This action might not be possible to undo. Are you sure you want to continue?
(IN PLAIN ENGLISH)
a few simple changes to banking that could end the debt crisis
HOW MUCH MONEY SHOULD WE CREATE? HOW SHOULD WE SPEND NEWLY-CREATED MONEY? HOW CAN WE PAY DOWN THE NATIONAL DEBT? HOW DO WE STOP INFLATION? WHAT ABOUT MY CURRENT ACCOUNT? WHAT ABOUT MY SAVINGS ACCOUNT? HOW SAFE WILL MY SAVINGS BE? THE BANK OF ENGLAND AND THE PAYMENTS SYSTEM HOW WOULD BANKS MAKE LOANS? WILL THERE BE ENOUGH LENDING & CREDIT? WHAT ABOUT OVERDRAFTS? WOULD THIS MAKE BANKS MORE STABLE?
Full-Reserve Banking in Plain English | 2
INTRODUCTION4 7 10 13 17 20 23 25 28 31 33 35 36
Full-Reserve Banking in Plain English | 3
his proposal for reform of the banking system explains, in plain English, how we can prevent commercial banks from being able to create money, and move this power to create money into the hands of a transparent and accountable body. It builds on the work of Irving Fisher in the 1930s, and James Robertson and Joseph Huber in 2000.
tioneering’, the MPC would be completely separate and insulated from any kind of political control or influence - in other words, the elected government would not be able to specify the quantity of money that should be created. The Monetary Policy Committee would decide how much money needs to be created in order to meet the inflation targets by analysing the economy as a whole - not the spending needs of the government, nor the needs of the banking sector. They would use ‘big picture’ statistics to judge whether meeting the inflation targets requires more or less money injecting each month. They would also have access to all the research resources that they require to make an informed decision. Upon making a decision to increase the money supply, the MPC would authorise the Bank of England’s Issue Department to create the new money by increasing the balance of the government’s ‘Central Government Account’. This newly-created money would be non-repayable and therefore debt-free. The newly-created money would then be added to tax revenue and distributed according to the elected government’s manifesto and priorities. This could mean that the newly-created money is used to increase spending, pay down the national debt, or replace taxation revenue in order to reduce taxes, although the exact mix of these options would depend entirely on the elected government of the day. Consequently, the decision over how newly-created money is initially spent would be made by the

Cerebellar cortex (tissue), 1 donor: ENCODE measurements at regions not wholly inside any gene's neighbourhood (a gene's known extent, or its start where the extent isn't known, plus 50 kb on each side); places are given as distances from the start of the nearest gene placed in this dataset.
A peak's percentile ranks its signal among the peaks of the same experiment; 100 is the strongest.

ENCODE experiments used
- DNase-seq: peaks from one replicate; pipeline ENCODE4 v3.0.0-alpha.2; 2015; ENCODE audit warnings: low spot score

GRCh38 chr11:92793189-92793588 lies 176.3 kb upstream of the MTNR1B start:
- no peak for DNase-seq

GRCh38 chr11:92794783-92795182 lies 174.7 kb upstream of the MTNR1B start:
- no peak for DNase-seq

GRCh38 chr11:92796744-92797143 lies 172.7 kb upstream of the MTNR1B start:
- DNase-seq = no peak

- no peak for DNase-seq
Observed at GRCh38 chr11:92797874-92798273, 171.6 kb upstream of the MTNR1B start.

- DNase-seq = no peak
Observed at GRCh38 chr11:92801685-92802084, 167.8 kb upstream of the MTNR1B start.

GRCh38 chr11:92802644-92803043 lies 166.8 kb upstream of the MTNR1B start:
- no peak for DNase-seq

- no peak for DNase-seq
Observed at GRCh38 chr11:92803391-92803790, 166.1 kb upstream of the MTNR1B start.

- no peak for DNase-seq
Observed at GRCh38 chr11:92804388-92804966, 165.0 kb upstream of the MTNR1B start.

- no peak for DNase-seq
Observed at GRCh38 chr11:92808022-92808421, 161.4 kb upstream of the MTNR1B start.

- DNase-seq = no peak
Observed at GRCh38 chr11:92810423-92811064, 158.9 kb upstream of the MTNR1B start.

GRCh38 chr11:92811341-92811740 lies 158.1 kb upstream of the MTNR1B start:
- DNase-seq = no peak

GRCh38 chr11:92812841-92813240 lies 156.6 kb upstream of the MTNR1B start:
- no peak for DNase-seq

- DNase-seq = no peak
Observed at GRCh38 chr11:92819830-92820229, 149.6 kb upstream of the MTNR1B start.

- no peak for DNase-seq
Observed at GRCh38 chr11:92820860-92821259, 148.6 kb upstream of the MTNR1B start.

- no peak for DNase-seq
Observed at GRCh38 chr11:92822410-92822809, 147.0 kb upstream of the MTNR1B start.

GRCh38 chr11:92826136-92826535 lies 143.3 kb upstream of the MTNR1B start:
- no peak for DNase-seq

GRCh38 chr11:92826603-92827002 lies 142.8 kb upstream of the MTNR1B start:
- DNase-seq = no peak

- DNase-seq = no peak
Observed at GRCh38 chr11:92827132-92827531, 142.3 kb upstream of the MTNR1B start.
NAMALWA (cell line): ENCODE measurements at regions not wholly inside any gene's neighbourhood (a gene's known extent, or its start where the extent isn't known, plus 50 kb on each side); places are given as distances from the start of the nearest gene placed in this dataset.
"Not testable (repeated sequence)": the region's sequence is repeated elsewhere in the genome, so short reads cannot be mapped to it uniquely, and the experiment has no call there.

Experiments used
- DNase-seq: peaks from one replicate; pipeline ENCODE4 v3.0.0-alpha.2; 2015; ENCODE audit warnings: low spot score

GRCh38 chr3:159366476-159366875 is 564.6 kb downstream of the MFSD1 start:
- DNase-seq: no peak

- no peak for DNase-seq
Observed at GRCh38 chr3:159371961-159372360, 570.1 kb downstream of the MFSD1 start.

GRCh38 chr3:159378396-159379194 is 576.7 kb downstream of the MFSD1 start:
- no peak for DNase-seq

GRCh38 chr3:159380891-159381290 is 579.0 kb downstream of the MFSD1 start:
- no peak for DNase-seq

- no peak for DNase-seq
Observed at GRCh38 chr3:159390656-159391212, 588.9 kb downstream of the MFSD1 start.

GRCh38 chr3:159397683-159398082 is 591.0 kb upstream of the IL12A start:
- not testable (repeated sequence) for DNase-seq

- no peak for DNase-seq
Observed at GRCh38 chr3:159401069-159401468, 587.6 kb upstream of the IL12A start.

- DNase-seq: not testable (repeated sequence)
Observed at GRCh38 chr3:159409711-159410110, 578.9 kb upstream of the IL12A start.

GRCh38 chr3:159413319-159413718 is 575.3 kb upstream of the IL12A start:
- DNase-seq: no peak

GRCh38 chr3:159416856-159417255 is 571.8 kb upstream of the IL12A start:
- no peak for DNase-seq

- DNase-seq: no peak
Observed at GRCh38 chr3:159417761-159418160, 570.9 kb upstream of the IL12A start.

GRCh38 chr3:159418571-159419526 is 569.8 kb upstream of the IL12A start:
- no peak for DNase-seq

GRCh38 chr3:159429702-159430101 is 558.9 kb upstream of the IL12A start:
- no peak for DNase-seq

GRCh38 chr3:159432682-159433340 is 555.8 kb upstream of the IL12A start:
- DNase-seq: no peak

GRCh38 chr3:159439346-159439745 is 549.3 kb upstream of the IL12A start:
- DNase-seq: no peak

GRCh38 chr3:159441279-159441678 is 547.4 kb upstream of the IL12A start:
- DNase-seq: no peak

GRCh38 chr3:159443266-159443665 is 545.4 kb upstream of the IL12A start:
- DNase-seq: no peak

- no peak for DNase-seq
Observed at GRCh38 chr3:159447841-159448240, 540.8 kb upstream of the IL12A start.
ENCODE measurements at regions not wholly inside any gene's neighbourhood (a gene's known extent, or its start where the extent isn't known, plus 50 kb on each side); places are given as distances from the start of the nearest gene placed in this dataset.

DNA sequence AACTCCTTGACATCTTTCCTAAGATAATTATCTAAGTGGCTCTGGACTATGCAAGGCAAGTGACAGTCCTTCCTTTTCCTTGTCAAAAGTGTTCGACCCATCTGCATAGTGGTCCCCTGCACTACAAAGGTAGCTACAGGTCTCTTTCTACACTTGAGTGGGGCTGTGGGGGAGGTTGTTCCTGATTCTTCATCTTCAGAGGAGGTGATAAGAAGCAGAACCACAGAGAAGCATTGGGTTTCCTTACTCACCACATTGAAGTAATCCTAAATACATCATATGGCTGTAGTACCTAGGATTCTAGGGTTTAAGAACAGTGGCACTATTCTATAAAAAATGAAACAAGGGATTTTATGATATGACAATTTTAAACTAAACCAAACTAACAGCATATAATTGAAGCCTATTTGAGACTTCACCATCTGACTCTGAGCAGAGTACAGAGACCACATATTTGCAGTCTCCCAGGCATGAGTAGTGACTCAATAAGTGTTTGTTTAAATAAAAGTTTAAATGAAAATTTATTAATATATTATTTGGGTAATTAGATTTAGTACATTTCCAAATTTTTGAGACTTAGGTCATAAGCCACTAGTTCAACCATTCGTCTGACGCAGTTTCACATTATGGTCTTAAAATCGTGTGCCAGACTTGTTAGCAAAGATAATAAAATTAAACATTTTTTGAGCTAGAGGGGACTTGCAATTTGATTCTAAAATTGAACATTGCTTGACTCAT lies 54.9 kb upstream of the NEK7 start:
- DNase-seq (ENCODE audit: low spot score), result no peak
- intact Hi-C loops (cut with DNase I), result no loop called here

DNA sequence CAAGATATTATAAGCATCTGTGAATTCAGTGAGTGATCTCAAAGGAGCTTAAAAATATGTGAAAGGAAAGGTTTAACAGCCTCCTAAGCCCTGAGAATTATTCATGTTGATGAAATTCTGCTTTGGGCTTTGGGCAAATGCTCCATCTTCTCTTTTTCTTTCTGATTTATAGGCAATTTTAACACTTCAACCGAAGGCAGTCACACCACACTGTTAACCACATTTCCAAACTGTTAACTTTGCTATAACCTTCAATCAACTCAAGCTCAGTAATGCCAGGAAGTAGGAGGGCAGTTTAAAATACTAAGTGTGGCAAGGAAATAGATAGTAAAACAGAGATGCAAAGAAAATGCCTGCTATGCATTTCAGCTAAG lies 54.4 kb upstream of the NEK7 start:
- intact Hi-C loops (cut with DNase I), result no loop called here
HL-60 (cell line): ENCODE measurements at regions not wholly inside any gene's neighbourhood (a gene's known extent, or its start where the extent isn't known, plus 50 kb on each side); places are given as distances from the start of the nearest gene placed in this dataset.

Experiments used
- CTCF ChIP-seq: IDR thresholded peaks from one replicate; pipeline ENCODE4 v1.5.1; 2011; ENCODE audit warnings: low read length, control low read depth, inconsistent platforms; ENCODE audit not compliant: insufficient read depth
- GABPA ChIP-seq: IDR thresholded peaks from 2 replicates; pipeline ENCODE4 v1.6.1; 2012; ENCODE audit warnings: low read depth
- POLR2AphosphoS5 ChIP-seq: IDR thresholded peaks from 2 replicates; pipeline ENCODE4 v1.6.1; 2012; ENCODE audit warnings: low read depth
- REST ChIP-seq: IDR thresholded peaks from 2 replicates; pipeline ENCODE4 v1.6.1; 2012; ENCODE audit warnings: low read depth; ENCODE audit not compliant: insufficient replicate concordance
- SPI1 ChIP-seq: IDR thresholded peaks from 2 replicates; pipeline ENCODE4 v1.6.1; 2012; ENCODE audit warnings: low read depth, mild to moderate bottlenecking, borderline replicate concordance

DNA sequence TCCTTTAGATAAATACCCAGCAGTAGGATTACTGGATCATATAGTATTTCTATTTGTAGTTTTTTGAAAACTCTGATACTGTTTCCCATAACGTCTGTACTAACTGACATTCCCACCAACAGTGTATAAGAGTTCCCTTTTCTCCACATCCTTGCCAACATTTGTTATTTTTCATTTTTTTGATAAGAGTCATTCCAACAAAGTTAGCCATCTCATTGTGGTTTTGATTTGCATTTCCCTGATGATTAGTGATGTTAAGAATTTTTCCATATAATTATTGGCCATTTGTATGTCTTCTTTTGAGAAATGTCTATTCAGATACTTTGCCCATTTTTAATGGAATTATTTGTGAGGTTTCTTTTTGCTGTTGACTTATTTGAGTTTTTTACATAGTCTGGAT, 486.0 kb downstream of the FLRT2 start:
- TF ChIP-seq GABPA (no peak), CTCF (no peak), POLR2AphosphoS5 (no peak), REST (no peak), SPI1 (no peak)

Removing the power to create money from the banks would end the instability and boom-and-bust cycles that are caused when banks create far too much money in a short period of time. It would also ensure that banks could be allowed to fail without bailouts from taxpayers. It would ensure that newlycreated money is spent into the economy, so that it can reduce the overall debt-burden of the public, rather than being lent into existence as happens currently. The content in this paper was written in May 2010, and has been occasionally updated since then. In mid-2012 Positive Money will release, as a book, a much more comprehensive guide to these reforms, which will also address some of the common objections and misconceptions about the implications of ‘full-reserve’ banking.
A QUICK OVERVIEW